Another aspect in battling climate change is helping with the energy transition to an enhanced, resilient, and climate-aware electric grid powered by renewable energy sources. For electric utilities companies that manage such critical infrastructure, this often means accounting for the extreme weather events that are becoming more frequent and more severe, vegetation encroachment on remote equipment, and other disruptions.
IBM has partnered with Irth Solutions to provide cloud-based software-as-a-service (SaaS) solutions that automates processes for damage prevention and asset protection across critical network infrastructure assets. Irth taps into IBM’s geospatial, weather, socioeconomic, news, and other insights to enhance its platform. This combination creates a robust 360-degree situational awareness of what might impact an asset so Irth’s customers can determine the best action to protect or minimize damage to the delivery of essential services.
“We’re partnering with IBM to provide our customers with better abilities to protect their critical network infrastructure,” said Brad Gammons, CEO, Irth Solutions. “Being able to understand the condition and integrity of assets protects the environment by keeping an oil leak from occurring or detecting a methane leak earlier.
“Irth protects Earth today and the infrastructure that delivers decarbonization through electrification in the future,” Gammons adds. “The electric grid must be unbelievably resilient for the energy transition to a decarbonized world. As electrification expands, the network becomes vastly more complex to operate and requires that it is connected and monitored 24/7 in real time. Therefore, the telecommunications network must be more reliable than ever.”
Protecting heritage sites from deterioration caused by changing climate
Rising global temperatures and unstable weather created by climate change threaten not only modern infrastructure but also heritage sites dating back hundreds or thousands of years.
IBM Research has worked with Japan’s Yamagata University for the past several years to help researchers there find and study new geoglyphs that form the mysterious Nasca Lines in southern Peru. Since 2006, Yamagata researchers have discovered more than 100 new geoglyphs in an area covering about 500 square kilometers. More recently, the researchers incorporated the IBM PAIRS platform and AI to not only search for new geoglyphs but also to identify climate threats to these ancient geoglyphs, which date back about 2,000 years.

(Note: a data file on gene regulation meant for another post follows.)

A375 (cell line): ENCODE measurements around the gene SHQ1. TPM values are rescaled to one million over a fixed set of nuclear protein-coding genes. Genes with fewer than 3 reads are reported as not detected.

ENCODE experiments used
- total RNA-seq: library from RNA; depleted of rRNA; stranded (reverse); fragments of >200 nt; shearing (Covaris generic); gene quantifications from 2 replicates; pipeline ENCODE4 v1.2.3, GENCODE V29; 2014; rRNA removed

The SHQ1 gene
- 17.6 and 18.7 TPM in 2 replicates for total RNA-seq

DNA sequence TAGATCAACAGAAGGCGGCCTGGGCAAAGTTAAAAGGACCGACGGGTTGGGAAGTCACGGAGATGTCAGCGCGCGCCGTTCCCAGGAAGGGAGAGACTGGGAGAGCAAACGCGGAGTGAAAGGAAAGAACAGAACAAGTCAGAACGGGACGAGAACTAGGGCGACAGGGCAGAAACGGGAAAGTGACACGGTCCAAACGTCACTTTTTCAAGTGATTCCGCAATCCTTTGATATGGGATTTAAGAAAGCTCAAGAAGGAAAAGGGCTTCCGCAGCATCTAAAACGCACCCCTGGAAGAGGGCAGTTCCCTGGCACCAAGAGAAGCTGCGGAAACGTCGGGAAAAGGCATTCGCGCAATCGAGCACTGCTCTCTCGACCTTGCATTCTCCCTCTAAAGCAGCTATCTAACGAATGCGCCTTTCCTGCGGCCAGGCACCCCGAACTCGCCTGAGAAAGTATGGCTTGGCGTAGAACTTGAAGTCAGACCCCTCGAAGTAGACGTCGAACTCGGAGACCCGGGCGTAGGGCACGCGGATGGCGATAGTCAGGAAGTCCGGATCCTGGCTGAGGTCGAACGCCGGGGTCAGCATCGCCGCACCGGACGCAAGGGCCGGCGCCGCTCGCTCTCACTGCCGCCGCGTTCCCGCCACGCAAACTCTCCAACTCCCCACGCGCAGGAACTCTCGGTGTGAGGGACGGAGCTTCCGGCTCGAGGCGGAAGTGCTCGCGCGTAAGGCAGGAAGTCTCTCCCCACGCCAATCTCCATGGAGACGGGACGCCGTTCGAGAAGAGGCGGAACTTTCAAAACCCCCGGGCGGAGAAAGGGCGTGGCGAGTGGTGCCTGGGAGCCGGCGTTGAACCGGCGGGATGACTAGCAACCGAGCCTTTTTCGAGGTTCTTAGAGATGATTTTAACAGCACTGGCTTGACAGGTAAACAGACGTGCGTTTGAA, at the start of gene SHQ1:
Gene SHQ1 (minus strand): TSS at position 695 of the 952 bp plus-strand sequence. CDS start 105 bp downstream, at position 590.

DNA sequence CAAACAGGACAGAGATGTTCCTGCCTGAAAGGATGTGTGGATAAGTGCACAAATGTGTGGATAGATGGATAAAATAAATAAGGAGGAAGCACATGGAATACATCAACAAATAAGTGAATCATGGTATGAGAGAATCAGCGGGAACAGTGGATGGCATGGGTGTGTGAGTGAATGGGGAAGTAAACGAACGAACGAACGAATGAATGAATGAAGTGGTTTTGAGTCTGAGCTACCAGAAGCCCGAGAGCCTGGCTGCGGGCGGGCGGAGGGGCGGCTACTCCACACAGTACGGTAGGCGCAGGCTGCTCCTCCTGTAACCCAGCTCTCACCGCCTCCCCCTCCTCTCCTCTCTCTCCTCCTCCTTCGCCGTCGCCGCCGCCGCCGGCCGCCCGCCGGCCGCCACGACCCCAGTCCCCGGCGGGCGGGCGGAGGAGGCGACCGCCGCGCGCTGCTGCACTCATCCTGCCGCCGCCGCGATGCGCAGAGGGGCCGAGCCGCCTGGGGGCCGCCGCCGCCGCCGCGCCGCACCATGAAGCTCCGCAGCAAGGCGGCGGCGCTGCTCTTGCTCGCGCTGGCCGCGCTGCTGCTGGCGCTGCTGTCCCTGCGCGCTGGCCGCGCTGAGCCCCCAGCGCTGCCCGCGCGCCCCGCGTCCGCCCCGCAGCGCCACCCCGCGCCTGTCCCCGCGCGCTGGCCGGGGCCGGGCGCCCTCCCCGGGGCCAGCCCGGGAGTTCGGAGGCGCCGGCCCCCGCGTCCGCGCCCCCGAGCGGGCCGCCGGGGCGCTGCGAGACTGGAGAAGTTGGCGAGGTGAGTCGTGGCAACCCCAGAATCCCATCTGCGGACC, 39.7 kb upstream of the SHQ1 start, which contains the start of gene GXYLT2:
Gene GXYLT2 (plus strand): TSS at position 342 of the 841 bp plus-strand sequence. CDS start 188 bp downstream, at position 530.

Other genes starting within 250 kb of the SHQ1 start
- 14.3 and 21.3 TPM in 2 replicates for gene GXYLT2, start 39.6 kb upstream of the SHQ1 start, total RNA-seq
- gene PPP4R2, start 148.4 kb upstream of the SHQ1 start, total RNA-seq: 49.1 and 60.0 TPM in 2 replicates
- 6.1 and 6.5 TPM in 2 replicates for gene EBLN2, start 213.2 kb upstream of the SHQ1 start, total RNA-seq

“Some of the Nasca geoglyphs, a UNESCO World Heritage site, are in danger of destruction due to water runoff caused by recent heavy rains,” said Yamagata Professor Masato Sakai. “In order to protect these geoglyphs, it is necessary to analyze vast amounts of topographical, meteorological, and archaeological data, which is why working with IBM Research by utilizing IBM PAIRS is so important.”
Using science to create a more sustainable planet — together
IBM is proud to prioritize an agenda that delivers to the world the most cutting-edge technologies that also advance the health and safety of our planet. And, we believe it’s on everyone — from researchers and technology leaders, to government and society at large — to push forward new and lasting discoveries that can combat climate change and elevate sustainable solutions. On this Earth Day, we share the message of hope, that the scientific method and rigorous research can help address negative impacts changing climate is having on our communities and businesses.
Learn more about what our team is doing in the space of climate and sustainability. And learn more about IBM Impact, a new framework for our company’s environmental, social and governance (ESG) work, including our 2021 ESG report.
- Semiconductor Research Corporation. The Decadal Plan for Semiconductors: A pivotal roadmap outlining research priorities. https://www.src.org/about/decadal-plan/.↩
- A. Agrawal et al., "9.1 A 7nm 4-Core AI Chip with 25.6TFLOPS Hybrid FP8 Training, 102.4TOPS INT4 Inference and Workload-Aware Throttling," 2021 IEEE International Solid- State Circuits Conference (ISSCC), 2021, pp. 144-146, doi: 10.1109/ISSCC42613.2021.9365791.↩
- Stutz, D., Chandramoorthy, N., Hein, M., Schiele, B. Bit Error Robustness for Energy-Efficient DNN Accelerators. Part of Proceedings of Machine Learning and Systems 3 (MLSys 2021).↩